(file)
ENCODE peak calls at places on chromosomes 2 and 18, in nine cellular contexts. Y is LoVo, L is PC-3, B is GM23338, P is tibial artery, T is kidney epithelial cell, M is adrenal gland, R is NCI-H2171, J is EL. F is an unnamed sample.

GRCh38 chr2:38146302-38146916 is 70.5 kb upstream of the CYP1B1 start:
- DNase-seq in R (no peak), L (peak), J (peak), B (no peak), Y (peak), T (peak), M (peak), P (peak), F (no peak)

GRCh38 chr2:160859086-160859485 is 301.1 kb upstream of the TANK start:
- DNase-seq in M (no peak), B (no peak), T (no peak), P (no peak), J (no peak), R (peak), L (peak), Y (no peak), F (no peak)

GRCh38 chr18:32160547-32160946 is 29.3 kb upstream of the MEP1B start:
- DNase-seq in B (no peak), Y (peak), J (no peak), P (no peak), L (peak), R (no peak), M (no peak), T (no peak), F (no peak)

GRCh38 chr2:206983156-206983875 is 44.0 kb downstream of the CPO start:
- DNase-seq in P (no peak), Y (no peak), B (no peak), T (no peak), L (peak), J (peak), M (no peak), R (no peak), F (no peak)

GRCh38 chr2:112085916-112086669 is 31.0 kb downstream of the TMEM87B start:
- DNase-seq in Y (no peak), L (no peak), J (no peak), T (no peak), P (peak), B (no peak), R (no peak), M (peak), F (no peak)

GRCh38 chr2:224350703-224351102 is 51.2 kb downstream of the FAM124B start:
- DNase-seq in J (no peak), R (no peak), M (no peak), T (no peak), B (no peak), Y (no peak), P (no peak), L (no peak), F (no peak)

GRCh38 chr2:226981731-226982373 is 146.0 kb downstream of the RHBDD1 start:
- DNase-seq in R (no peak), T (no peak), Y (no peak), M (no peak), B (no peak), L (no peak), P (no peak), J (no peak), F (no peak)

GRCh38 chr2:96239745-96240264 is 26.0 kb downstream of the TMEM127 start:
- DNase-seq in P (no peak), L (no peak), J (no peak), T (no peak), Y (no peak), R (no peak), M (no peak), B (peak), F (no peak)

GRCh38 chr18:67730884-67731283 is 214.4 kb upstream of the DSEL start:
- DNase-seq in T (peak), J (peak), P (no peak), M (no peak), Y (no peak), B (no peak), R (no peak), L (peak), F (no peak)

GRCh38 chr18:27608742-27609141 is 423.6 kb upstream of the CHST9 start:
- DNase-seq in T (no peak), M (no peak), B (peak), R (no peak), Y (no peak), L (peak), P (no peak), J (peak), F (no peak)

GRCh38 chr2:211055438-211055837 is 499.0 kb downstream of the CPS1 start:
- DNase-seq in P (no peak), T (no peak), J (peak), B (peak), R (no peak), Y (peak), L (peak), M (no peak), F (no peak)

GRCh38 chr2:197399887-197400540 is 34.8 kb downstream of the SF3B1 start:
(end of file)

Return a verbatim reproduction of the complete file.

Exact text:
ENCODE peak calls at places on chromosomes 2 and 18, in nine cellular contexts. Y is LoVo, L is PC-3, B is GM23338, P is tibial artery, T is kidney epithelial cell, M is adrenal gland, R is NCI-H2171, J is EL. F is an unnamed sample.

GRCh38 chr2:38146302-38146916 is 70.5 kb upstream of the CYP1B1 start:
- DNase-seq in R (no peak), L (peak), J (peak), B (no peak), Y (peak), T (peak), M (peak), P (peak), F (no peak)

GRCh38 chr2:160859086-160859485 is 301.1 kb upstream of the TANK start:
- DNase-seq in M (no peak), B (no peak), T (no peak), P (no peak), J (no peak), R (peak), L (peak), Y (no peak), F (no peak)

GRCh38 chr18:32160547-32160946 is 29.3 kb upstream of the MEP1B start:
- DNase-seq in B (no peak), Y (peak), J (no peak), P (no peak), L (peak), R (no peak), M (no peak), T (no peak), F (no peak)

GRCh38 chr2:206983156-206983875 is 44.0 kb downstream of the CPO start:
- DNase-seq in P (no peak), Y (no peak), B (no peak), T (no peak), L (peak), J (peak), M (no peak), R (no peak), F (no peak)

GRCh38 chr2:112085916-112086669 is 31.0 kb downstream of the TMEM87B start:
- DNase-seq in Y (no peak), L (no peak), J (no peak), T (no peak), P (peak), B (no peak), R (no peak), M (peak), F (no peak)

GRCh38 chr2:224350703-224351102 is 51.2 kb downstream of the FAM124B start:
- DNase-seq in J (no peak), R (no peak), M (no peak), T (no peak), B (no peak), Y (no peak), P (no peak), L (no peak), F (no peak)

GRCh38 chr2:226981731-226982373 is 146.0 kb downstream of the RHBDD1 start:
- DNase-seq in R (no peak), T (no peak), Y (no peak), M (no peak), B (no peak), L (no peak), P (no peak), J (no peak), F (no peak)

GRCh38 chr2:96239745-96240264 is 26.0 kb downstream of the TMEM127 start:
- DNase-seq in P (no peak), L (no peak), J (no peak), T (no peak), Y (no peak), R (no peak), M (no peak), B (peak), F (no peak)

GRCh38 chr18:67730884-67731283 is 214.4 kb upstream of the DSEL start:
- DNase-seq in T (peak), J (peak), P (no peak), M (no peak), Y (no peak), B (no peak), R (no peak), L (peak), F (no peak)

GRCh38 chr18:27608742-27609141 is 423.6 kb upstream of the CHST9 start:
- DNase-seq in T (no peak), M (no peak), B (peak), R (no peak), Y (no peak), L (peak), P (no peak), J (peak), F (no peak)

GRCh38 chr2:211055438-211055837 is 499.0 kb downstream of the CPS1 start:
- DNase-seq in P (no peak), T (no peak), J (peak), B (peak), R (no peak), Y (peak), L (peak), M (no peak), F (no peak)

GRCh38 chr2:197399887-197400540 is 34.8 kb downstream of the SF3B1 start: